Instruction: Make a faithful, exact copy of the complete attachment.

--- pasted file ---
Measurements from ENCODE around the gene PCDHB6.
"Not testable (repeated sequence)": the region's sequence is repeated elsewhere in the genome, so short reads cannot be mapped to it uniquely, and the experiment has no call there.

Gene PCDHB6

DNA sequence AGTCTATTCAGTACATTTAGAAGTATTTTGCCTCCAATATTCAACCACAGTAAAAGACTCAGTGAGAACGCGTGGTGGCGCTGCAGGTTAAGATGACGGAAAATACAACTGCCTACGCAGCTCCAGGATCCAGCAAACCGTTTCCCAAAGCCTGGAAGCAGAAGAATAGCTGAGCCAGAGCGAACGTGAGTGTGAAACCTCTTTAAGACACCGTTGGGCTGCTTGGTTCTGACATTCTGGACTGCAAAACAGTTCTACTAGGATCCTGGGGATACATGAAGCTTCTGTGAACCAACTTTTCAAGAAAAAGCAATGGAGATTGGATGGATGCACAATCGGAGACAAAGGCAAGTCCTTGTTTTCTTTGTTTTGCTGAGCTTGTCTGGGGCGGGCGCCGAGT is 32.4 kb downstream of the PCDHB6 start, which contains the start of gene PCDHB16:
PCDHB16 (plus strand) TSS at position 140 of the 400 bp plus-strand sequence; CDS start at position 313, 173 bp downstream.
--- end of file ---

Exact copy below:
Measurements from ENCODE around the gene PCDHB6.
"Not testable (repeated sequence)": the region's sequence is repeated elsewhere in the genome, so short reads cannot be mapped to it uniquely, and the experiment has no call there.

Gene PCDHB6

DNA sequence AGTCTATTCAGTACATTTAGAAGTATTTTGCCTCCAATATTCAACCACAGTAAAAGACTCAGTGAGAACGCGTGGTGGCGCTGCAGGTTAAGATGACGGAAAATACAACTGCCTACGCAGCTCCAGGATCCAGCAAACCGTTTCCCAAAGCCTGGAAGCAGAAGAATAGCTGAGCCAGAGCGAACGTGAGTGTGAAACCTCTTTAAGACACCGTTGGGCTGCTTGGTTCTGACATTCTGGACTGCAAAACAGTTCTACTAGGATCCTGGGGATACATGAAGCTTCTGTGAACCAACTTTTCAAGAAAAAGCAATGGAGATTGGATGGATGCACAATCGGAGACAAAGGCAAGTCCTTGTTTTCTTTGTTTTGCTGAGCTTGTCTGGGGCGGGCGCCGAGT is 32.4 kb downstream of the PCDHB6 start, which contains the start of gene PCDHB16:
PCDHB16 (plus strand) TSS at position 140 of the 400 bp plus-strand sequence; CDS start at position 313, 173 bp downstream.